We document that firms increase their investment in ESG activities, a proxy for CSR performance, in anticipation of lawsuits from external stakeholders to mitigate the adverse consequences of such legal externalities. We find that higher CSR performance is also positively related to the litigation count and propensity for class-action lawsuits. We show that this strategy to enhance CSR performance prior to anticipated litigation pays off in multiple ways, including a smaller negative wealth effect, shorter litigation process, and lower likelihood of class-action grants or monetary penalties against the defendant firm. The findings are robust to alternative measures of CSR performance, industry factors, and endogeneity concerns. Moreover, firms seem to boost their CSR performance even further after a rise in lawsuit activity. The evidence suggests that CSR performance is an additional risk mitigation tool – or an on-demand insurance policy – against anticipated lawsuits.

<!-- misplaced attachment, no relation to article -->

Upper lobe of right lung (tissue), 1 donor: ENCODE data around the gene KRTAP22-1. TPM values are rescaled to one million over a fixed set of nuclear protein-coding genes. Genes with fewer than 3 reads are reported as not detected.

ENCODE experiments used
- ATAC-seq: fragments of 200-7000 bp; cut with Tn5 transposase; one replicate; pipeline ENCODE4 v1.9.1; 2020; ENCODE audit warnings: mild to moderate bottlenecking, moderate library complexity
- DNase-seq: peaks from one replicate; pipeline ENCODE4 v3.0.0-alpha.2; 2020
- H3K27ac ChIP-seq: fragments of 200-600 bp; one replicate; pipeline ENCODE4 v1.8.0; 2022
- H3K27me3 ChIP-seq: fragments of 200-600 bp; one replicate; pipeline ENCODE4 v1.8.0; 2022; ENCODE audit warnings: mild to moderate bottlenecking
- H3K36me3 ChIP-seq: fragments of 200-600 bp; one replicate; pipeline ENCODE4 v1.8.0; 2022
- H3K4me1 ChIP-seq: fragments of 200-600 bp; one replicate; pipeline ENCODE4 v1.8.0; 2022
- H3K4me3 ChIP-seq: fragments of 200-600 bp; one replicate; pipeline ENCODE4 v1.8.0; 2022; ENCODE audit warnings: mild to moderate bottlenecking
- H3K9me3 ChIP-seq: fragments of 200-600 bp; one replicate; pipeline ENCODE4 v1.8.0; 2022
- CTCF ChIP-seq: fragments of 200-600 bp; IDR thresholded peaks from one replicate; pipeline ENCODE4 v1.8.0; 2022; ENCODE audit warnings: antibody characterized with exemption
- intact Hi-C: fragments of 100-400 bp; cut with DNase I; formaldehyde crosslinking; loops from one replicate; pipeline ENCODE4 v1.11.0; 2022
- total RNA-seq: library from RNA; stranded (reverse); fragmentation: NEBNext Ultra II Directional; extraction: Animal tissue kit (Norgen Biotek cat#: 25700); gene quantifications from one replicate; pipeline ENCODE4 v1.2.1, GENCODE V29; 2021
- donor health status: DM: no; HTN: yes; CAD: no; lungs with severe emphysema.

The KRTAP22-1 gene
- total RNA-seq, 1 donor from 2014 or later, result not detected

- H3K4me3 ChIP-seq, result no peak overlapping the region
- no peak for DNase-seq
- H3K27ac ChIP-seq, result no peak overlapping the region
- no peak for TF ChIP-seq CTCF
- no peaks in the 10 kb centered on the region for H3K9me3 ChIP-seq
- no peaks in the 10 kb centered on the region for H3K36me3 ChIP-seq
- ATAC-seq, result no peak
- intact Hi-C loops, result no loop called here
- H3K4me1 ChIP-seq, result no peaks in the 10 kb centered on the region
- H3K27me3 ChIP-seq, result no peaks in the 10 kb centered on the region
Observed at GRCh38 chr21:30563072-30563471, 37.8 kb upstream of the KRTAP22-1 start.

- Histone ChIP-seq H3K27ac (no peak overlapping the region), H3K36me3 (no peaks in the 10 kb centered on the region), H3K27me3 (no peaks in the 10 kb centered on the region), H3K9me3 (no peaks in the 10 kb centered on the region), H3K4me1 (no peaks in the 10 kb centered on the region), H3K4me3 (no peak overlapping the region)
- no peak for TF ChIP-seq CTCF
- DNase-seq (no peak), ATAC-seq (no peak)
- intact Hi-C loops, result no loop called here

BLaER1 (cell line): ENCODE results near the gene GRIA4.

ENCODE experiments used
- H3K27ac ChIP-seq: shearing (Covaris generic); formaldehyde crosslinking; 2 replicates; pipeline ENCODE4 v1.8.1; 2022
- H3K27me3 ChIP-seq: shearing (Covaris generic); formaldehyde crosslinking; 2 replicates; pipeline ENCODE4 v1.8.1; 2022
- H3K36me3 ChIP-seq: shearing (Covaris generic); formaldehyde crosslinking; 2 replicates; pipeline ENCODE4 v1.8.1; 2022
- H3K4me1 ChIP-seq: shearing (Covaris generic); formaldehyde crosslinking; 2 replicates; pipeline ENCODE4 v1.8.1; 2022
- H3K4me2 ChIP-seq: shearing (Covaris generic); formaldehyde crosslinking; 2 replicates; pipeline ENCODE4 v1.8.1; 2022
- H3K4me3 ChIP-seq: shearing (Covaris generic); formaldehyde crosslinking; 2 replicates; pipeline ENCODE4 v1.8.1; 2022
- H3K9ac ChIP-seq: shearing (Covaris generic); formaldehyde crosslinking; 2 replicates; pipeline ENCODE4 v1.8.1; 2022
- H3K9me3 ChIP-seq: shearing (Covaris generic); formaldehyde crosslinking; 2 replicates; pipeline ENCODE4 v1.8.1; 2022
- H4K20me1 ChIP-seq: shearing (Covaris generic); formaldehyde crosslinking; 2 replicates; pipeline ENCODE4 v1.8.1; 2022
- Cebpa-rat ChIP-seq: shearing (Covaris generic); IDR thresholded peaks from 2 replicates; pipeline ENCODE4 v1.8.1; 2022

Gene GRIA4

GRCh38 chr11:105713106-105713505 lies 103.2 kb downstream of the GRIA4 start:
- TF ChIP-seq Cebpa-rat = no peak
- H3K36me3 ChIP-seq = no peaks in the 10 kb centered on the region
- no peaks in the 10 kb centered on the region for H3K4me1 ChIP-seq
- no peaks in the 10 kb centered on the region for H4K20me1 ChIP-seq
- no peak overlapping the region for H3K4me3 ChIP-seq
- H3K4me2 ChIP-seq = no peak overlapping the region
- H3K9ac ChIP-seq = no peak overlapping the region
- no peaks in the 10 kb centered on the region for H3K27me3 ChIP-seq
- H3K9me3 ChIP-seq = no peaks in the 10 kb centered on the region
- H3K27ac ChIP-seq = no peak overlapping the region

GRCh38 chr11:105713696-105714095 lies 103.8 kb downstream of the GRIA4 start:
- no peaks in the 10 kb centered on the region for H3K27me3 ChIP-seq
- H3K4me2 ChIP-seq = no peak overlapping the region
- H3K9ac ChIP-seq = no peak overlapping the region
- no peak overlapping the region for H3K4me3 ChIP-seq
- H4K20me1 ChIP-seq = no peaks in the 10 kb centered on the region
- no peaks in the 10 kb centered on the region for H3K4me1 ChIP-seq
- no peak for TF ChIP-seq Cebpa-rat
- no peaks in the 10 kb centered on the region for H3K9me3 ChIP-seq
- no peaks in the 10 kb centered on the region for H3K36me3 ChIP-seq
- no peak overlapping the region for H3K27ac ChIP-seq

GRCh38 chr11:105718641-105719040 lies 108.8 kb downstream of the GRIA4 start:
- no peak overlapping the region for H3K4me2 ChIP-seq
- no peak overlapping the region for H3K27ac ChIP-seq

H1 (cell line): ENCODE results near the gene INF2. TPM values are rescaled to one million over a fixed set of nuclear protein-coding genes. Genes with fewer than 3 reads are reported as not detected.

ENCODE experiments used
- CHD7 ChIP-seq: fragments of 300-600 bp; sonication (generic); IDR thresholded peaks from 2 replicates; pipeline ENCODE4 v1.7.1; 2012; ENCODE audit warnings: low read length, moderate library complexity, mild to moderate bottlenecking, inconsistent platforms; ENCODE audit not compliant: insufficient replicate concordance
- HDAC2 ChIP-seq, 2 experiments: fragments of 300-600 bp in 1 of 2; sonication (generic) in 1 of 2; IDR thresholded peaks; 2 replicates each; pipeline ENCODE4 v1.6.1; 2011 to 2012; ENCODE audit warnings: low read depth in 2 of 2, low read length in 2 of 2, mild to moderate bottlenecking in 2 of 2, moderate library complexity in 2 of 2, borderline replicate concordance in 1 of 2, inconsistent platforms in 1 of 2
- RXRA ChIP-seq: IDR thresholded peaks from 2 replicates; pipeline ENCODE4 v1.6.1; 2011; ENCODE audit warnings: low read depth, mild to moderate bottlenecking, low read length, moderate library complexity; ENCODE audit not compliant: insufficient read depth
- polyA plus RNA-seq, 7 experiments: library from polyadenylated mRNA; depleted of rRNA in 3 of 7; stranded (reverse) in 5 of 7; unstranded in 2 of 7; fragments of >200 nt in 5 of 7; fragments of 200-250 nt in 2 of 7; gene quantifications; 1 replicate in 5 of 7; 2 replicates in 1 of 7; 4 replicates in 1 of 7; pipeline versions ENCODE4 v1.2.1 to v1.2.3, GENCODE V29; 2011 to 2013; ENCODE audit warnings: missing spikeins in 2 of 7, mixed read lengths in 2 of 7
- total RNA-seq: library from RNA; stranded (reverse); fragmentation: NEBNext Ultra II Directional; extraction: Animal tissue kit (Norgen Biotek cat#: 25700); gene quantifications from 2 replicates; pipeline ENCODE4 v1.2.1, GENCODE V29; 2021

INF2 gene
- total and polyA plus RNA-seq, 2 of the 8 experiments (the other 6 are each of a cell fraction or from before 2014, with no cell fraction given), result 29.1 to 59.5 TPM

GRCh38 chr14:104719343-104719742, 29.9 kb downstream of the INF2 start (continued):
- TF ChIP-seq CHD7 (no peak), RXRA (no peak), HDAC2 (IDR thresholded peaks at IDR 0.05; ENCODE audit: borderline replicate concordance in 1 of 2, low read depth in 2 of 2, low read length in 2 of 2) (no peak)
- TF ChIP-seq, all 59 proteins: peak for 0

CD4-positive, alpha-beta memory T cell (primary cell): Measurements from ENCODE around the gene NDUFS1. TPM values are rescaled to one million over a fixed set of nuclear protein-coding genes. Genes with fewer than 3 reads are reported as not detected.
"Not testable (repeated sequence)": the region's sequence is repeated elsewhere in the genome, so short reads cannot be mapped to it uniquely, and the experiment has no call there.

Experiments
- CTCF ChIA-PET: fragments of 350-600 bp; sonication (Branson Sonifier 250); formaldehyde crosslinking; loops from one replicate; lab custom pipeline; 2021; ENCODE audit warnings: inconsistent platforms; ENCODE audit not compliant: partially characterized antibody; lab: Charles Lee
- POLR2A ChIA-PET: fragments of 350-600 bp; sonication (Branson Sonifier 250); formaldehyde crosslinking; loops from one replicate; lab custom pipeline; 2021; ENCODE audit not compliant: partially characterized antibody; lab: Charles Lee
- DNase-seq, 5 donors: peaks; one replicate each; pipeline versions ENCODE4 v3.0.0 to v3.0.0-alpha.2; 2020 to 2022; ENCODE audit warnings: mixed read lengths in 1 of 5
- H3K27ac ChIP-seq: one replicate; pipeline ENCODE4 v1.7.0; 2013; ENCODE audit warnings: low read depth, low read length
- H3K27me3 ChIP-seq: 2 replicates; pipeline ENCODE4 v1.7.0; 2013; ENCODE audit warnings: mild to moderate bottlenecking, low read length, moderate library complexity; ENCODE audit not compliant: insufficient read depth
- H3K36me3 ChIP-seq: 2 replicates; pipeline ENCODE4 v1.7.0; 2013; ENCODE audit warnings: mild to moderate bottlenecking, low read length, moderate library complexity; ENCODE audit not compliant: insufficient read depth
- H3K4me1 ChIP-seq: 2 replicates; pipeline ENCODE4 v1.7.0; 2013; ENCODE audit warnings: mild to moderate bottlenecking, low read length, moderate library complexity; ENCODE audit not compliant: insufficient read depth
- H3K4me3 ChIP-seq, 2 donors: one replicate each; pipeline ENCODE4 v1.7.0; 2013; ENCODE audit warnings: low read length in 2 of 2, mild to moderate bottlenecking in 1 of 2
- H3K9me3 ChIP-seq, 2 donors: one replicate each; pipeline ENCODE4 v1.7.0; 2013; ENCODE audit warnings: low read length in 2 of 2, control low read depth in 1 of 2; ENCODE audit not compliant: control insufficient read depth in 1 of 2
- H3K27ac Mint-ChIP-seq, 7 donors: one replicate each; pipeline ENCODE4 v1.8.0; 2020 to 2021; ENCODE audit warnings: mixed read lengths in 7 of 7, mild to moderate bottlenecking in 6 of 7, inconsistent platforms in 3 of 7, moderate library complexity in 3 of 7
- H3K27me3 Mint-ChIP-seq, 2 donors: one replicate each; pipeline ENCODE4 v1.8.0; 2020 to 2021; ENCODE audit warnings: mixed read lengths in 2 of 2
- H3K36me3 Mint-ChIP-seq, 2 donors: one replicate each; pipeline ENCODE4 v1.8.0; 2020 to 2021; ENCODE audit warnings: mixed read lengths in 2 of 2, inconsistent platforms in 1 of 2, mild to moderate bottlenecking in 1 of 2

Khokhar, Abdul Rahman and Shahriari, Hesam, Perceived Trust and Corporate Litigation: The Role of Corporate Social Responsibility (May 15, 2021).